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SENATE MAD AT TAX PANEL - THIS TIME IT’S PERSONAL PLATES

SHARE SENATE MAD AT TAX PANEL - THIS TIME IT’S PERSONAL PLATES

Utah state senators say they've been hoodwinked by the State Tax Commission over personalized license plate fees, and they don't like it.

Tax Commission officials say they'll "stop immediately" the new seven-digit license plate program and wait until January to get clear legislative approval. They deny any wrongdoing.According to Sen. K.S. Cornaby, R-Salt Lake, on the final night of the 1990 Legislature, in a large appropriations bill, the Tax Commission included a new $50 fee schedule for new, seven-digit personalized automobile license plates.

"We set the fee for personalized license plates by law. We set it at $30 years ago," Cornaby told a special confirmation session of the Senate on Wednesday afternoon. "Now the Tax Commission has slipped an increased fee through (without most senators knowing about it)."

The Senate, meeting only to consider gubernatorial appointments, voted unanimously "in an informal manner" to tell tax commissioners not to impose the new fee. "This isn't law, just our opinion of what the commission should do," said Sen. Richard Carling, R-Salt Lake.

Clyde Nichols Jr., executive director of the Tax Commission, said Thursday nothing was slipped through at all. "We've been talking about the increased fee for the seven-digit plates for two years. The fee was approved by a legislative appropriations subcommittee. I even told the committee, `Now, you realize this is an increased fee you're approving.' We followed the process completely and openly."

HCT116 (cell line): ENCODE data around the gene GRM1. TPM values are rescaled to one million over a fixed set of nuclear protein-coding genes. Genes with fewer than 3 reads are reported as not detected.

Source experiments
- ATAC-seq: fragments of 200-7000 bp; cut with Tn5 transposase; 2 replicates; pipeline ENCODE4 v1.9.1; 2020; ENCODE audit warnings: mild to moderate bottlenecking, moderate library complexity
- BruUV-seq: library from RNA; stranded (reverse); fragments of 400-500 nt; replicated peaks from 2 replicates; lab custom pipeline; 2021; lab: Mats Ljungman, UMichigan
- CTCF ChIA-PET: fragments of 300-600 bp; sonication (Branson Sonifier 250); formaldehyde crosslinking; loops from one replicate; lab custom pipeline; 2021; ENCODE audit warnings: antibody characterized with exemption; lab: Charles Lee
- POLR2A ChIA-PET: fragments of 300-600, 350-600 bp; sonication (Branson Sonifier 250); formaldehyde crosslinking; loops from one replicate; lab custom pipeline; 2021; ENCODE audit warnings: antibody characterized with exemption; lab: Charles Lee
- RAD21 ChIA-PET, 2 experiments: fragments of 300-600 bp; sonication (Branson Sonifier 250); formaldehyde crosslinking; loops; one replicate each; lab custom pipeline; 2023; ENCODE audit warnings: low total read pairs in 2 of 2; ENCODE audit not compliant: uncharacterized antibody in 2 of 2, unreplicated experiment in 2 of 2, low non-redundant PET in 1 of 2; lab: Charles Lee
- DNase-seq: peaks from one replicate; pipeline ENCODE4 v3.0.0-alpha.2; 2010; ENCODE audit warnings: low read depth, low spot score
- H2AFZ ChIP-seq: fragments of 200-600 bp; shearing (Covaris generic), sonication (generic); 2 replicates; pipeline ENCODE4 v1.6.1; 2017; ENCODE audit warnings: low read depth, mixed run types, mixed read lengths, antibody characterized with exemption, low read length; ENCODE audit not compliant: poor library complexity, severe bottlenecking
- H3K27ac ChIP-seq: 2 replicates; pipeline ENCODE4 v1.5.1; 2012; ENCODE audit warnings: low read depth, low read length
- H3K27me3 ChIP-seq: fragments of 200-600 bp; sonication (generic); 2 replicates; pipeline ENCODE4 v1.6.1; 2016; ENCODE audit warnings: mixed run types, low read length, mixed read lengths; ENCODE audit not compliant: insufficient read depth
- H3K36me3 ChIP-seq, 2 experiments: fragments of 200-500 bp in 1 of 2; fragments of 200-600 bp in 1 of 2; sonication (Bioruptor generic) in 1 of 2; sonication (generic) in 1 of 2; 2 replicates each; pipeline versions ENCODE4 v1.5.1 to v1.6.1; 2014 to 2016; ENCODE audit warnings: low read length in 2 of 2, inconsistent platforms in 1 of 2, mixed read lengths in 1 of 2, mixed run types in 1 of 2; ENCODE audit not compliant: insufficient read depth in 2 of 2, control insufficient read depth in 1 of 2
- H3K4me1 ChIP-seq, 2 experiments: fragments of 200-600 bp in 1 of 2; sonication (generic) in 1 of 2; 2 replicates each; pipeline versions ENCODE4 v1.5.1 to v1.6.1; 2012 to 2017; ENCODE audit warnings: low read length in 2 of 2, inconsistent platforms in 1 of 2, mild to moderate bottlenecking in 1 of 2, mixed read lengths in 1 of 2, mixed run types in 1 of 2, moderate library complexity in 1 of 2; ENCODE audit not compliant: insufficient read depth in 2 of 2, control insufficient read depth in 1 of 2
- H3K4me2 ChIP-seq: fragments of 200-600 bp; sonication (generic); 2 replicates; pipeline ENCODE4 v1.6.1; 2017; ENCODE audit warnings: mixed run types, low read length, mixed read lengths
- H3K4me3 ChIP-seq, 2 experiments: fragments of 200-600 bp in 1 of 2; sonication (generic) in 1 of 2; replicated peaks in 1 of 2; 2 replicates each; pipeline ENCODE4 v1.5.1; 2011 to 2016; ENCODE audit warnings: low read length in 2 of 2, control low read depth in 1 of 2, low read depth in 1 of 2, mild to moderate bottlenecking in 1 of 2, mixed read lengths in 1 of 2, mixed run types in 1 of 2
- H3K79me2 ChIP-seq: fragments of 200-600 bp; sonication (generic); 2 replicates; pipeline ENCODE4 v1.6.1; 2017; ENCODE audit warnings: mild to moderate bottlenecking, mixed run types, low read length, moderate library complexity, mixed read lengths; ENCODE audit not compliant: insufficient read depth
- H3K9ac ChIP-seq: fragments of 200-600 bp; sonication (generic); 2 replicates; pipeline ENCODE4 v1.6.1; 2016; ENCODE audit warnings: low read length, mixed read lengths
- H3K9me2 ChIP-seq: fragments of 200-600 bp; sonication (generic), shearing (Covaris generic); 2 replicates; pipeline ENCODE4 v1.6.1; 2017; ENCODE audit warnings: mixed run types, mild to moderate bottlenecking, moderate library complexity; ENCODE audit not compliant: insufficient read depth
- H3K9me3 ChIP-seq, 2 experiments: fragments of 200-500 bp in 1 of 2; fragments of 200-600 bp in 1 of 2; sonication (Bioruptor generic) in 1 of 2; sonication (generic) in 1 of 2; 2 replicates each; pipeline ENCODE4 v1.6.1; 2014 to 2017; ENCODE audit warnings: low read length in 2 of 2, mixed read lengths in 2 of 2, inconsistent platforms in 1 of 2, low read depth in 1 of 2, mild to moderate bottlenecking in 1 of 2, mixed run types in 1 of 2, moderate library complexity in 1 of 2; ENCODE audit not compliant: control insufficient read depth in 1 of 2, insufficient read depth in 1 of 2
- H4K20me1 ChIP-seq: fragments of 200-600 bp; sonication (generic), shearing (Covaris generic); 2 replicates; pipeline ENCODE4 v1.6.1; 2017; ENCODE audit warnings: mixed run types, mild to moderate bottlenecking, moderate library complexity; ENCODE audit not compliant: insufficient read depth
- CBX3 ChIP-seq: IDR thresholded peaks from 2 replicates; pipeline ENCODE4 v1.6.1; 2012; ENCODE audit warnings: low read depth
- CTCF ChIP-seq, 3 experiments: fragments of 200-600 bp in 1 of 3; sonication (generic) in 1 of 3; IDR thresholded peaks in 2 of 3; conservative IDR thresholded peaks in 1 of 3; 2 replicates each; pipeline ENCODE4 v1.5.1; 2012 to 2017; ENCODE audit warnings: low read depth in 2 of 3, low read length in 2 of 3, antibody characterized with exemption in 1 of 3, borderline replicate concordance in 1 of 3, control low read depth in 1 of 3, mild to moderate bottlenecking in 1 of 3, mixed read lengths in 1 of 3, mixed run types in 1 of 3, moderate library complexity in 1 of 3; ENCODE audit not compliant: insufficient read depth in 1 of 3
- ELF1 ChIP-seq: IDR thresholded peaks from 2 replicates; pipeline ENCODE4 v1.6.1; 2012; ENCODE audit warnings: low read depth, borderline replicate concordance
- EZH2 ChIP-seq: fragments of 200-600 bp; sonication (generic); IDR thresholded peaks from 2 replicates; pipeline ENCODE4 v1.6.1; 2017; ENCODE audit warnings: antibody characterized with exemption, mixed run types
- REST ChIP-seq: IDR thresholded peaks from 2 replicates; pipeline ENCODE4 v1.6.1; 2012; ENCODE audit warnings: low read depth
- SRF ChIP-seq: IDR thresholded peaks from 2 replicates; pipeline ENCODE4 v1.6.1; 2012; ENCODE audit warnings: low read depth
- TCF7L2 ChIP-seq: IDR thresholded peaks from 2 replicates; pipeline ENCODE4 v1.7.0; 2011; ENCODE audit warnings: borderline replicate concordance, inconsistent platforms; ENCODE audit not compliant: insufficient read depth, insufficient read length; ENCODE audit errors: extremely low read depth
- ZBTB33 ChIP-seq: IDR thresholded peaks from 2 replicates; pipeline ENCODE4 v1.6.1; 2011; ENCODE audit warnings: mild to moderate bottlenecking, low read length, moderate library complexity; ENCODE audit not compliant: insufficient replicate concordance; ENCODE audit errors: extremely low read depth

Cornaby said state law says that all six-digit personalized license plates cost $30 with a $5 yearly "maintenance" fee.

The Tax Commission - through the appropriation act's fee schedule - got authority to set a new seven-digit plate fee schedule. The seven-digit license, as of July 1, costs $50 with a $10 yearly maintenance fee. Many people will chose the seven-digit license plate because it gives greater flexibility in spelling out the personalized message, Cornaby said.

"There's good reason for the higher seven-digit fee," said Nichols. "We had to buy new dies for the prison (where license plates are stamped), new computer programs to accommodate the seven-digit plate."

But Cornaby complains that for license plates with six digits or fewer, it's a $30 fee - as the law says. For a seven-digit plate it's a $50 fee - as the fee schedule says.

"So you have to pay $20 more for one more digit on your license plate. We never would have approved that," said Cornaby. He said he asked the Tax Commission not to impose the higher fee until next January's Legislature rescinds the $50 fee or sets the higher fee in law. But commissioners refused.

That had changed by Thursday. "We don't want to do anything the Senate doesn't want," said Nichols. "We're stopping the whole seven-digit program as of now. We haven't decided if we'll ask those who have already received seven-digit plates to return them. We won't be printing any more, just the six-digit plates."

"This is a perfect example of what goes on when we're out of session," said Cornaby. "We set something in law and the bureaucracy does something else."

Several years ago, Cornaby sponsored a bill that gives Utah legislators free personalized license plates with their Senate or House districts engraved. Answering a Deseret News question, Nichols said that program of free legislative personalized plates will continue unchanged.